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The importance of input data quality and quantity in climate field reconstructions – results from the assimilation of various tree-ring collections

Type of publication Peer-reviewed
Publikationsform Original article (peer-reviewed)
Author Franke Jörg, Valler Veronika, Brönnimann Stefan, Neukom Raphael, Jaume-Santero Fernando,
Project Reconstructing Climate Using Ensemble Kalman Fitting (REUSE)
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Original article (peer-reviewed)

Journal Climate of the Past
Volume (Issue) 16(3)
Page(s) 1061 - 1074
Title of proceedings Climate of the Past
DOI 10.5194/cp-16-1061-2020

Open Access

URL http://doi.org/10.5194/cp-16-1061-2020
Type of Open Access Publisher (Gold Open Access)

Abstract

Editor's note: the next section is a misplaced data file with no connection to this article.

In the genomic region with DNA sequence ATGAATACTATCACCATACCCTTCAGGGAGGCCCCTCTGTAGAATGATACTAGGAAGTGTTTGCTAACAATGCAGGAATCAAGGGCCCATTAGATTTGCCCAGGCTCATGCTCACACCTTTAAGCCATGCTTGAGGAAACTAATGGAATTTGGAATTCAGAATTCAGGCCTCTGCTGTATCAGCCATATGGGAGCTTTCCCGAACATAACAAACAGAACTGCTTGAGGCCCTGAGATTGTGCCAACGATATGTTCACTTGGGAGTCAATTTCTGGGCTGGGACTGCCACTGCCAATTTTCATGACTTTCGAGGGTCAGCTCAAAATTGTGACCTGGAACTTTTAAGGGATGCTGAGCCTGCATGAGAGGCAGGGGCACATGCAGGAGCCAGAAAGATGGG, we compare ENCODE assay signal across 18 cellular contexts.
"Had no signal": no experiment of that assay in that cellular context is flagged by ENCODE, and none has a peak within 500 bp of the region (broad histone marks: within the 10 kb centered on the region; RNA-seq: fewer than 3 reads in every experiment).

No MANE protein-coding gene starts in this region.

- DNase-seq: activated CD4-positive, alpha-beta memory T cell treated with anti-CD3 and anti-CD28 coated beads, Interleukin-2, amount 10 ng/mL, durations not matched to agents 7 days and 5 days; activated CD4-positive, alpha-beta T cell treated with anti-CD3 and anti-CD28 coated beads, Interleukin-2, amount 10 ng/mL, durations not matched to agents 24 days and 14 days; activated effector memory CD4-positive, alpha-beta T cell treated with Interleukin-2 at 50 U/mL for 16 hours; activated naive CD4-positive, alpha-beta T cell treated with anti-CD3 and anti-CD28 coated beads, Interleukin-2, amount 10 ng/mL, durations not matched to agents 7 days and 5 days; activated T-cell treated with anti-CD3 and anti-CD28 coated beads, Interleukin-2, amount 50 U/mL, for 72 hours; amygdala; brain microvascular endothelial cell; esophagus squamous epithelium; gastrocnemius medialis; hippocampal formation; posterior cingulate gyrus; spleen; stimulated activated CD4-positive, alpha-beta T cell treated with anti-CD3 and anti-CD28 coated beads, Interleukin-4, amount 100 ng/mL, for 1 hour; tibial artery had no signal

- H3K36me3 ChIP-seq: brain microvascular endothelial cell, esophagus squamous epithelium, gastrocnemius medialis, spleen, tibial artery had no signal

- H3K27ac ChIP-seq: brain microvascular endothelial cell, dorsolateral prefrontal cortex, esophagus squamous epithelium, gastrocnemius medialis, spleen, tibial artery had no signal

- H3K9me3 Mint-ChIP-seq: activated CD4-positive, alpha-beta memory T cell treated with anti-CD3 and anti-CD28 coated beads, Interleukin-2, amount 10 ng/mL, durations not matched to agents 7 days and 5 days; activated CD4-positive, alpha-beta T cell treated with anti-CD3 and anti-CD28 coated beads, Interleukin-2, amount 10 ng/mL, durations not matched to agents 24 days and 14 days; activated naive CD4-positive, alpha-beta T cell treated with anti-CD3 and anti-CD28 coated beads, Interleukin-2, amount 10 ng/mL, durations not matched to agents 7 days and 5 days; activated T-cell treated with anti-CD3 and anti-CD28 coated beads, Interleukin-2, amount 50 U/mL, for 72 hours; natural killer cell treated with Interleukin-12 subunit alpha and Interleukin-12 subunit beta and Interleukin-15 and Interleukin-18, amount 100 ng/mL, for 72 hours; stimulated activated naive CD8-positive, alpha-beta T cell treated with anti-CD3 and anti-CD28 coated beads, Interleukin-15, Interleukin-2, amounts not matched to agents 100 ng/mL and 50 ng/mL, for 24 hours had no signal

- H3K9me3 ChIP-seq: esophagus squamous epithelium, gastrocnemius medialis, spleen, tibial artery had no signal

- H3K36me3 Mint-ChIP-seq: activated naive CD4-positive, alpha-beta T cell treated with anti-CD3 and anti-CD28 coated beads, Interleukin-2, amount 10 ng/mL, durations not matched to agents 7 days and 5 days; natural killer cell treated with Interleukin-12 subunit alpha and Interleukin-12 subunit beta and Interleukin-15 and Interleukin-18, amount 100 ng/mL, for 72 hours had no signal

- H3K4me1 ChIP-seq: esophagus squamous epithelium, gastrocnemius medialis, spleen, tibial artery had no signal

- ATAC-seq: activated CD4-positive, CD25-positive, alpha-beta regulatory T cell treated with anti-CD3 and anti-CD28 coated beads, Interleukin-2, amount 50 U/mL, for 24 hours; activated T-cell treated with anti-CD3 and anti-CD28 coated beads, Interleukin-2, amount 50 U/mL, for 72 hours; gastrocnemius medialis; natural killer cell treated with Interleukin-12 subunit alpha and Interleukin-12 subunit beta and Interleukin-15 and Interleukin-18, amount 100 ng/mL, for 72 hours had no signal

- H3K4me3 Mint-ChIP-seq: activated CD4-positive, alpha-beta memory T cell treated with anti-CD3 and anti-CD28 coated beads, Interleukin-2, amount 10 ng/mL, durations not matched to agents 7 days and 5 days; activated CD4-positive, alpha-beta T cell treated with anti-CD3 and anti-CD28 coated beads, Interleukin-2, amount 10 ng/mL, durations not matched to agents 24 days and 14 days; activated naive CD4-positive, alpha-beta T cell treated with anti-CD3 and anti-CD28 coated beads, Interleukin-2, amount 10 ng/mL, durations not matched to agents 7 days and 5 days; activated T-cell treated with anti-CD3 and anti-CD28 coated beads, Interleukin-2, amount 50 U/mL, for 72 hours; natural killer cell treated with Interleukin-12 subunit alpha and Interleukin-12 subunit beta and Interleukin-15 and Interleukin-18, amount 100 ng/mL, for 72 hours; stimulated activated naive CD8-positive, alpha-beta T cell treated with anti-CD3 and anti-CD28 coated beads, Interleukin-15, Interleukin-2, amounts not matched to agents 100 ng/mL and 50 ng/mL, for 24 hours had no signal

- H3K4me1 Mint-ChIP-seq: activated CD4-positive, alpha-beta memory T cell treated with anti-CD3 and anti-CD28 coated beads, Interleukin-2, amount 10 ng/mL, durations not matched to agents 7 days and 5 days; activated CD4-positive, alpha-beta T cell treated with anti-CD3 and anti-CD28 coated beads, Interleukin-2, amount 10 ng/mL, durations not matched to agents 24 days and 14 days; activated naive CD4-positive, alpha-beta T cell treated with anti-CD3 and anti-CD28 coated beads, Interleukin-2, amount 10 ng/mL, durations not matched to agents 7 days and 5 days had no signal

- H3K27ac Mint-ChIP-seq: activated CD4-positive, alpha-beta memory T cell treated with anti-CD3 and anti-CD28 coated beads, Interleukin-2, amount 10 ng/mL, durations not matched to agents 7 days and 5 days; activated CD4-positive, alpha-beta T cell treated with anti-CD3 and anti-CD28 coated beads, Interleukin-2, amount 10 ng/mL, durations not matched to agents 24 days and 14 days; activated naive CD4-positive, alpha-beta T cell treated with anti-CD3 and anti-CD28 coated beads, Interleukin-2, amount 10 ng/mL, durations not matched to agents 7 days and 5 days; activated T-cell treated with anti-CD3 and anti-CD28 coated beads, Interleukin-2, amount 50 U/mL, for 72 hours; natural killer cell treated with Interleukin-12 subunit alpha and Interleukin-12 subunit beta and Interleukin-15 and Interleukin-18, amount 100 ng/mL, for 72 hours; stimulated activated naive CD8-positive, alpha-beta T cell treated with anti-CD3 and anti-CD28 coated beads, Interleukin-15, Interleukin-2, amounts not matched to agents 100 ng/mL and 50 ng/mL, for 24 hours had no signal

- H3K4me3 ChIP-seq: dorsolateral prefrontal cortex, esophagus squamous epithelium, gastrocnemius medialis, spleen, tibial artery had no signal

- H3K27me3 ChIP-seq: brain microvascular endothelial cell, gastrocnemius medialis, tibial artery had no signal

Abstract. Differences between paleoclimatic reconstructions are caused by two factors: the method and the input data. While many studies compare methods, we will focus in this study on the consequences of the input data choice in a state-of-the-art Kalman-filter paleoclimate data assimilation approach. We evaluate reconstruction quality in the 20th century based on three collections of tree-ring records: (1) 54 of the best temperature-sensitive tree-ring chronologies chosen by experts; (2) 415 temperature-sensitive tree-ring records chosen less strictly by regional working groups and statistical screening; (3) 2287 tree-ring series that are not screened for climate sensitivity. The three data sets cover the range from small sample size, small spatial coverage and strict screening for temperature sensitivity to large sample size and spatial coverage but no screening. Additionally, we explore a combination of these data sets plus screening methods to improve the reconstruction quality. A large, unscreened collection generally leads to a poor reconstruction skill. A small expert selection of extratropical Northern Hemisphere records allows for a skillful high-latitude temperature reconstruction but cannot be expected to provide information for other regions and other variables. We achieve the best reconstruction skill across all variables and regions by combining all available input data but rejecting records with insignificant climatic information (p value of regression model >0.05) and removing duplicate records. It is important to use a tree-ring proxy system model that includes both major growth limitations, temperature and moisture.
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